Nearly halfway through 2007, storage managers have made up their minds on the merits of data deduplication technology.
"I wouldn't buy a secondary storage device today that doesn't have it," said Michael Thomas, storage architect with the Federal Reserve Bank, at a recent Storage Decisions conference.
By submitting your email address, you agree to receive emails regarding relevant topic offers from TechTarget and its partners. You can withdraw your consent at any time. Contact TechTarget at 275 Grove Street, Newton, MA.
It's easy to see why. The latest virtual tape libraries (VTL), which include data deduplication as a feature, claim to offer users as much as a 50-to-1 reduction in storage footprint by deduplicating redundant backup data. The savings in cost per gigabyte stored can be huge.
VTL providers estimate that with a retention period of one year for weekly full backups and 10 days for daily incremental backups, a single terabyte of data requires 53 terabytes (TB) of capacity for data protection over its life. With storage capacity growing at this rate, users are clamoring for any way to contain these costs.
Deduplication products have stepped in to help users curb this growth. The key suppliers include: Data Domain Inc., Diligent Technologies, ExaGrid, FalconStor Software Inc., Network Appliance Inc. (NetApp), NEC, Quantum Corp., Sepaton and Symantec Corp. EMC Corp. acquired Avamar Technologies and plans to incorporate its dedupe technology across its backup portfolio later this year. Hitachi Data Systems (HDS) has partnered with Diligent Technologies Corp. and IBM with NetApp.
"The merits of data deduplication are abundantly clear," said Arun Taneja, founder and consulting analyst with Taneja Group. However, he says the different methods of deduping data and the resulting reduction ratios are very fuzzy. Users should test the products thoroughly and with their own data sets, he warns, as vendors have found skillful ways to spin the numbers, none of which should be taken at face value.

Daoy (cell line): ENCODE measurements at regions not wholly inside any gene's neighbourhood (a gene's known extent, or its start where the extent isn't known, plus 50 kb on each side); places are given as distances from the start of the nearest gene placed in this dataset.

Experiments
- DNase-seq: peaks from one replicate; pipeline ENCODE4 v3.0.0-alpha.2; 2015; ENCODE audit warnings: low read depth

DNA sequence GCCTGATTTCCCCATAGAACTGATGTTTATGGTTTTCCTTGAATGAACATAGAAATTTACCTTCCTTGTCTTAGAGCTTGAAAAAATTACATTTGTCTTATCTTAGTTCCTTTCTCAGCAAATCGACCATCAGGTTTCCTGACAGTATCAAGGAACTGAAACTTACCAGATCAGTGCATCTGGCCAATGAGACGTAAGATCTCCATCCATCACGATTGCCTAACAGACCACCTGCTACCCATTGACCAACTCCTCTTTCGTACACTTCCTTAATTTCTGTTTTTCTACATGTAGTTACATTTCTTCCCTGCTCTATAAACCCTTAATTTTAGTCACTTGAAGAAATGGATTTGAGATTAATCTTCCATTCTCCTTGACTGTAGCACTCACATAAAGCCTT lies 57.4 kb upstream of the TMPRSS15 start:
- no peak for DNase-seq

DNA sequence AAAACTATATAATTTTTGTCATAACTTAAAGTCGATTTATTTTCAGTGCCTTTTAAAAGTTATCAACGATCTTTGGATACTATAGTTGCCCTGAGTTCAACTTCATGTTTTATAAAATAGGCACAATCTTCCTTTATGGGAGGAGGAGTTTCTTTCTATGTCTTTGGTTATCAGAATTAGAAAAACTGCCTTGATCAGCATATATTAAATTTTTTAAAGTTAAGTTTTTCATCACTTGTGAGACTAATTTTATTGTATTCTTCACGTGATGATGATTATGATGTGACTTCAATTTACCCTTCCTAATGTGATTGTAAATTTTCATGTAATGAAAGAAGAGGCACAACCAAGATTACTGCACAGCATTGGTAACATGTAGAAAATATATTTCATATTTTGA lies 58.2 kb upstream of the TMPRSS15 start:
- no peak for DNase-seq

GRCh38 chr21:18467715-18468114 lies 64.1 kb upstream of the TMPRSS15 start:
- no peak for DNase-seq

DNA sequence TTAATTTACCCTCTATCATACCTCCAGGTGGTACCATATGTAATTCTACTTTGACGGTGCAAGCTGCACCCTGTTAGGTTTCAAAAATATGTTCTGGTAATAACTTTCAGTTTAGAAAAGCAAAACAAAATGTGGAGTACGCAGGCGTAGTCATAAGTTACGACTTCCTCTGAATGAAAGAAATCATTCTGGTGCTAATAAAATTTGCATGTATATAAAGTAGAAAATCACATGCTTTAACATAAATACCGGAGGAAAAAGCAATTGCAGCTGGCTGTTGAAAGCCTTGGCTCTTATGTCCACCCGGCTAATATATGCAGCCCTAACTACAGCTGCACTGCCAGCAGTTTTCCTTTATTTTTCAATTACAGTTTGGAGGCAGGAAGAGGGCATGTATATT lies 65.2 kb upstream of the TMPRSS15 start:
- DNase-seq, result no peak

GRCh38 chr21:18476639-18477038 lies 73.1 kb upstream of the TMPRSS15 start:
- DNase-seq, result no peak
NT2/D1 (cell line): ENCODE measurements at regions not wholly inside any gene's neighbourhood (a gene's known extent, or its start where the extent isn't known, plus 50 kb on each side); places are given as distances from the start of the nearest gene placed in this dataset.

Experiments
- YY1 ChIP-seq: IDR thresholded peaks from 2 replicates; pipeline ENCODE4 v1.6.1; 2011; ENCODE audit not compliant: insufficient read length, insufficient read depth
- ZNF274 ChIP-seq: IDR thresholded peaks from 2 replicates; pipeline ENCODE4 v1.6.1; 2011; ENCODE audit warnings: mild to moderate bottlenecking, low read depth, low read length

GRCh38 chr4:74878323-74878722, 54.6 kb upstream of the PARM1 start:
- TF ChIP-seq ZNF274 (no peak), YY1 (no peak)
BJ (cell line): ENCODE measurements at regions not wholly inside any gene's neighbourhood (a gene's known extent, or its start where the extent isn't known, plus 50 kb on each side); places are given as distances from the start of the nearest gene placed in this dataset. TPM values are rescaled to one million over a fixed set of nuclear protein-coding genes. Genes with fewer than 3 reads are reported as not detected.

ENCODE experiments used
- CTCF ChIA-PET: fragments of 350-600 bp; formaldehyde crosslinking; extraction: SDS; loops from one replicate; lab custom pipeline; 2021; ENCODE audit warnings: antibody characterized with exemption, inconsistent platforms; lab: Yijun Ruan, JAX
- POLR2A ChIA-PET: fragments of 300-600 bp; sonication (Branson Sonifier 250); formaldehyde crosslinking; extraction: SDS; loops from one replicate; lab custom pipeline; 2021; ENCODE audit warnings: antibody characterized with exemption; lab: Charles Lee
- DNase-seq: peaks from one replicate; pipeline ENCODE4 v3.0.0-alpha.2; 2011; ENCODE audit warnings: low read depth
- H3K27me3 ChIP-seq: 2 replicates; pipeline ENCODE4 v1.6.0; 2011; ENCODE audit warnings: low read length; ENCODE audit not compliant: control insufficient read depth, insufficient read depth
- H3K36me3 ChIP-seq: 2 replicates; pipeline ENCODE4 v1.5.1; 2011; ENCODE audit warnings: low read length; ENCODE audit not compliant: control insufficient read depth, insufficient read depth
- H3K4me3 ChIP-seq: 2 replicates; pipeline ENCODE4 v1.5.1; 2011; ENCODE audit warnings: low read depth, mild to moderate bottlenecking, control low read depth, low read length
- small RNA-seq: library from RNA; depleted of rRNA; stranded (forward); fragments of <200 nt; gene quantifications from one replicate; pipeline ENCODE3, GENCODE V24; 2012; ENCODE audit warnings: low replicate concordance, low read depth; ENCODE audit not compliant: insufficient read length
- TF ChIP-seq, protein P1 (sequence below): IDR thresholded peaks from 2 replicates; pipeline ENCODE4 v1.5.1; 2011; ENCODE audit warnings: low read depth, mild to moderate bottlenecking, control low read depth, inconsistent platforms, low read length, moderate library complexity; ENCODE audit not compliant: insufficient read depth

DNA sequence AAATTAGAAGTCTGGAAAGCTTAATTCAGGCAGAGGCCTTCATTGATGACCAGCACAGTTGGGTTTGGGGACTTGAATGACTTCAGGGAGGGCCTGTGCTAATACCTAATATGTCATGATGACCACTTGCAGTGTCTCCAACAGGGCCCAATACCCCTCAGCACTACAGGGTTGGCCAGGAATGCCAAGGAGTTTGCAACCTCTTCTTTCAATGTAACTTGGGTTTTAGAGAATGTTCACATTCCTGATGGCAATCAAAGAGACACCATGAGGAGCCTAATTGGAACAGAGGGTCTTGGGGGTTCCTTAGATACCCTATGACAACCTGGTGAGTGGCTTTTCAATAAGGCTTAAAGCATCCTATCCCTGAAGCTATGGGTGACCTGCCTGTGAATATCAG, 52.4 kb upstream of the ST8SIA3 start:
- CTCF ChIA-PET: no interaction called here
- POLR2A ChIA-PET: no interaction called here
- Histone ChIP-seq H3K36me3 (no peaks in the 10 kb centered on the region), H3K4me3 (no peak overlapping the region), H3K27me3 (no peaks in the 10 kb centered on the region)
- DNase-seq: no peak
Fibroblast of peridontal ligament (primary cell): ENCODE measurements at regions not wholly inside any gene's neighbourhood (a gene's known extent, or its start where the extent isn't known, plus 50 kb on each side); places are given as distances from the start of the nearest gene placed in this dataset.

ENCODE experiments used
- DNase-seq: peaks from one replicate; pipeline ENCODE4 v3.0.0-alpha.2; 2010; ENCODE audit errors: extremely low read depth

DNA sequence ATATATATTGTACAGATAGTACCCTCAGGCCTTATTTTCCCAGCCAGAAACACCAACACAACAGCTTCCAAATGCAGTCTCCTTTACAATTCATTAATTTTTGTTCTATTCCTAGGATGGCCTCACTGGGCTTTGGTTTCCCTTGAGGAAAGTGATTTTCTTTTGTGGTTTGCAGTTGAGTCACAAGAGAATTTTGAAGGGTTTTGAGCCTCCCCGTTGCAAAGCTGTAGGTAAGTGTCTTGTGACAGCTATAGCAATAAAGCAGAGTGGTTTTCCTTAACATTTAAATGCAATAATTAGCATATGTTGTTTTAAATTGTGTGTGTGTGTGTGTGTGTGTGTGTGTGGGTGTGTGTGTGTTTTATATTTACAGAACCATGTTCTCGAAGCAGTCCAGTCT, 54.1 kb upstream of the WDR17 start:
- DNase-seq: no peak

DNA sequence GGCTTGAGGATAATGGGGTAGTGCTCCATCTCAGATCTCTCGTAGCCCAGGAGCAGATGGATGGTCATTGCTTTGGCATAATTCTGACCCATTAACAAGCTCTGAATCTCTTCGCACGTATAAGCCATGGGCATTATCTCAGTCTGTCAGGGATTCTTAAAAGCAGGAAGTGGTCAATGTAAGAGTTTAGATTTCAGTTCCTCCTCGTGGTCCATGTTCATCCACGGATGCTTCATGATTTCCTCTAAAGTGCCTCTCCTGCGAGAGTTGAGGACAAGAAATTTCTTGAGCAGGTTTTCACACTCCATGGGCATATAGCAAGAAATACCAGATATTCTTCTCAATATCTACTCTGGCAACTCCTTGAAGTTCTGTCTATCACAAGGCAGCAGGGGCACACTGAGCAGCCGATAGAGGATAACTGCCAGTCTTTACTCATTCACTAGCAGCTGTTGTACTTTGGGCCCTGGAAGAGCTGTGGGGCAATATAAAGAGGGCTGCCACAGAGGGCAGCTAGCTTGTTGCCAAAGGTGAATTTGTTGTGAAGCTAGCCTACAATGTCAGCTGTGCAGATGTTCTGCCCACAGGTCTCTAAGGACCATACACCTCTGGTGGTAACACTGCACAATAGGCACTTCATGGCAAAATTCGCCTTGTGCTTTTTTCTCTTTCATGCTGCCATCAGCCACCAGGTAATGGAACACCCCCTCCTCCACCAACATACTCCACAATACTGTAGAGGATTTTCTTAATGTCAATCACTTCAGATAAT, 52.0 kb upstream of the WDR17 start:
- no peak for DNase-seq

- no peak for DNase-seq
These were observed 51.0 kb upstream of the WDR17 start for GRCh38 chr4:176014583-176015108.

Guna Shankar Selvaraj, IT infrastructure architect at Motorola Inc., says his company is evaluating Data Domain, but that they're in the "very early stages."
Similarly, the Federal Reserve Bank's Thomas says that he will test all the data deduplication products for six-to-eight months before committing to buying anything. "I want to know how many copies of the index [the product] will hold, and what happens if it gets corrupted … the integrity of that is very important," he said.
Another user concerned with recovering data after deduping is Richard Dearmon, enterprise storage architect with UIC Medical Center. "I want it, but it's not clear to me what happens to secondary and tertiary copies," he said. Across the board, users are eager to evaluate the technology, but still have lots of questions.
A few have already taken the plunge. CitiStreet, which keeps 50 TB of backup data on Sepaton's VTL, has seen a 56-to-1 reduction in its backup set using that product's deduplication technology. The firm has had the product in test for a couple of months and plans to move it into production by the end of July. There were some initial challenges with performance that CitiStreet was able to iron out with the help of Sepaton. " Their deduplication product is like a black box to the user -- they came in and flipped some switches, compressed some small files," and now it's working as advertised, according to Jeff Machols, vice president of global infrastructure at CitiStreet. With the reduction in data, CitiStreet is able to get more long-term retention online instead of worrying about tape storage. "We can keep at least a year's worth of data online now for backup and recovery," Machols said. "We don't have to worry about rotating to other storage."
There are a couple of smoking guns that could slow down the adoption of deduplication products. Users are concerned about how deduplication, encryption and compression can all work together in a coordinated manner.
"Sometimes these features can be at cross purposes … it's important to figure out the profile of your data, as not all of it will deduplicate well," Motorola's Selvaraj said.
Another outlying concern is power consumption as more and more storage goes online. We talked with one user who was recently forced to turn off several Data Domain boxes because of power consumption issues. He requested anonymity because of the sensitivity of the topic.
"The product was working great … and then our facilities guy came in and said either you figure out what to turn off, or I'll have to start pulling plugs … we're out of power," the user said. The Data Domain gear was the last product in and first out of the data center. "We're back to tape for energy efficiency."
It's unclear at this stage how severely storage managers will be impacted by the recent energy crunch, but the problem appears to be filtering through to all departments in IT According to a recent Gartner report, "By 2008, 50% of current data centers will have insufficient power and cooling capacity to meet the demands of high-density equipment." Through 2009, Gartner says energy costs will emerge as the second highest operating cost in 70% of worldwide data center facilities.